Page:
Valerie Knodel

To help defray the medical expenses that resulted from her lengthy hospital stay in May, a GoFundMe crowdfunding site has been set up for Onida native Valerie Knodel at Accounts for receiving donations have also been set up at Sunrise Bank and BankWest.

Knodel had been battling an ear infection with nearly continual drainage when she finally had surgery in December to remove infection and repair a hole in her ear drum. When she went in for surgery follow-up in April, it was discovered that the infection had come back and had invaded the bone.

“I was doing pretty good until April of 2020,” said Knodel.

A second surgery was scheduled on May 5, and a bone was removed from her right ear, leaving her without hearing in that ear. “I’d had bad hearing prior to all of this anyways.”

She was released from the hospital after the same day surgery, but that night, “I was really out of it, vomiting, and just not myself.”

When she returned to have the drain tube from her surgery removed the next day, Knodel told the doctor what she had been experiencing, and was told to come back if she wasn’t feeling better.

“I started feeling better, but then later on I started vomiting, so I went into ICU at St. Mary’s to try to figure it out.” Knodel says she wanted to stay at the Pierre hospital to be closer to family, but the next day, May 9, she was flown to Sioux Falls.

She woke up five days after she’d entered the ICU at St. Mary’s “I was kept sedated so my brain would heal,” said Knodel. “Some people had heard I’d been in an induced coma, but I wasn’t. I was just sedated.”

In addition to being sedated, Knodel was also given IV antibiotics. In the ICU in Sioux Falls, it was discovered that she had had three mini-strokes. She also had a brain infection, high blood pressure, and was diagnosed as diabetic.

Due to the COVID-19 pandemic, Knodel received no visitors during her time in Sioux Falls. “I was down there all by myself the whole time, from the time I was flown down until I was released. I didn’t have any visitors of any kind, no local friends or anything like that.”

Almost a full month after her May 5 surgery, Knodel was released from McKennan Hospital in Sioux Falls on June 4. During her hospital stay, she made steady improvements, and was sent to the specialty hospital for rehabilitation.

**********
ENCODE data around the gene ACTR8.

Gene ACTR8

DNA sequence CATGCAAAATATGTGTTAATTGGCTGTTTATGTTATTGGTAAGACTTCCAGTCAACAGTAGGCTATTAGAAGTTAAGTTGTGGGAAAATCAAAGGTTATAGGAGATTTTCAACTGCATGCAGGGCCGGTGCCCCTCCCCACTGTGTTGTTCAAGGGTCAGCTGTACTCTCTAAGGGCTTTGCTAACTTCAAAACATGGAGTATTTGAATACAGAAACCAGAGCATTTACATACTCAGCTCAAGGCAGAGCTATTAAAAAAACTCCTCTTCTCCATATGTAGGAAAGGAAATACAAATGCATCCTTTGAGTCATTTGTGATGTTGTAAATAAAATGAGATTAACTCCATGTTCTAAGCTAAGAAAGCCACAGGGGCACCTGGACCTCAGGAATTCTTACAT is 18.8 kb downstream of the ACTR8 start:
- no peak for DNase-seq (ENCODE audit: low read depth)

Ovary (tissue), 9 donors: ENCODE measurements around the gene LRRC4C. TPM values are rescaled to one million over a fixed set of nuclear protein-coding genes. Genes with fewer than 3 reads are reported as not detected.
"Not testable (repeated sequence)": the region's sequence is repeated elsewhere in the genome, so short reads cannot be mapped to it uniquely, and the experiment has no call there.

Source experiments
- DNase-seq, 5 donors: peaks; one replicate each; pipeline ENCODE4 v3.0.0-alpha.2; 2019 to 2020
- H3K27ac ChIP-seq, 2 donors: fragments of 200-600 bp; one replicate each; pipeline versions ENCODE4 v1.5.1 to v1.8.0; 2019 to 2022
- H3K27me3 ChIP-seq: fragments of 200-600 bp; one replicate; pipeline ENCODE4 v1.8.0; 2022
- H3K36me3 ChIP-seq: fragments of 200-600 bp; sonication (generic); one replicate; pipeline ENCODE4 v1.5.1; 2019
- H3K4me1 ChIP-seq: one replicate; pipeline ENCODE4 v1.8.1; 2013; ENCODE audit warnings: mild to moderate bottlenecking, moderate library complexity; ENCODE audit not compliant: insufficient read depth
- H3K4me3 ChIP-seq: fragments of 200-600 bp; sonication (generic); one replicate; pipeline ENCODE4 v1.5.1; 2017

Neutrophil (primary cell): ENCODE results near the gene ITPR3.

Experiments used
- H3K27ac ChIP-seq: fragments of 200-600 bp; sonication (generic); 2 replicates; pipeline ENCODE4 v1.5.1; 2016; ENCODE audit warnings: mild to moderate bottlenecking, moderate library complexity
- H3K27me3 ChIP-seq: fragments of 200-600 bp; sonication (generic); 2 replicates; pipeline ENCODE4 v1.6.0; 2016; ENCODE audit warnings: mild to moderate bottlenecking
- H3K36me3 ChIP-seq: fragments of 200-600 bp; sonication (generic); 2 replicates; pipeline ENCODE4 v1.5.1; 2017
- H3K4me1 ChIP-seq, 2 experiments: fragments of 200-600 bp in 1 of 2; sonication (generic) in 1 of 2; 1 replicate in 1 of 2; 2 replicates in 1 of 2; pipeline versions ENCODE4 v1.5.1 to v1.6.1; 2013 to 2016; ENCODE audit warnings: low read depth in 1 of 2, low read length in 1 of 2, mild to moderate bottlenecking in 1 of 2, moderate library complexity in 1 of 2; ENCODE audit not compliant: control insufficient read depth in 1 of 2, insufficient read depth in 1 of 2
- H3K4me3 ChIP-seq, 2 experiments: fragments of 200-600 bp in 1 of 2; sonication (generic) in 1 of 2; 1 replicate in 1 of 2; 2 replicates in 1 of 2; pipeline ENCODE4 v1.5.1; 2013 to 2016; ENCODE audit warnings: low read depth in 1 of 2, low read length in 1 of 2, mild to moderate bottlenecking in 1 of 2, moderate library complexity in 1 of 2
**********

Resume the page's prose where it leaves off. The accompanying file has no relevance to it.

“They thought I was going to need a walker because I was so weak,” said Knodel. “Everybody that’s seen me laughs and says, ‘You’re moving just fine. You don’t even need to worry about it.’”

After her release, she returned home to Onida and had a home health nurse checking on her once a week. Her telemed follow- up appointments have “been fine. The ear specialist said everything looks good.”

“I’ve had continuous drainage on the right side. My face is droopy still because I’m still recovering. It’s going to get better.”

Knodel spent the month of June recovering at home and returned to her job at a daycare center in Fort Pierre on July 6. “I went right back to full time hours,” said Knodel. “I don’t feel any more wore out than before. I feel like I got the majority of my strength and energy back while I was home during June.”

Knodel will add medication to her daily routine to manage her high blood pressure and diabetes diagnoses. “To start with, I didn’t have enough knowledge of what to eat or drink or what numbers to go by or what I should aim for,” said Knodel about coping with her diabetes diagnosis. “I’ve met with a diabetic specialist twice, and the home health nurses have helped me understand it.” Knodel says she’s not on insulin, but she checks her blood sugar two to four times a day.

An alumna of Sully Buttes High School, Knodel attended Northern State University for a year, and then entered the workforce. She’s worked in several different daycares around the state, but returned home last September to work at her current daycare.

“I’ve gotten a pre-bill of what all I was charged for meds and doctoring. Twelve pages worth for the whole month I was down there, and there are only seven items I owe for still. It’s a lot, but in the grand scheme of things, it’s a drop in the hat.”

A goal of $3,000 has been set for the fundraiser. “At this point I’ve received about $700-$800 from the GoFundMe, or from cards in the mail with donations. Some people have personally handed money to me to go to the GoFundMe.”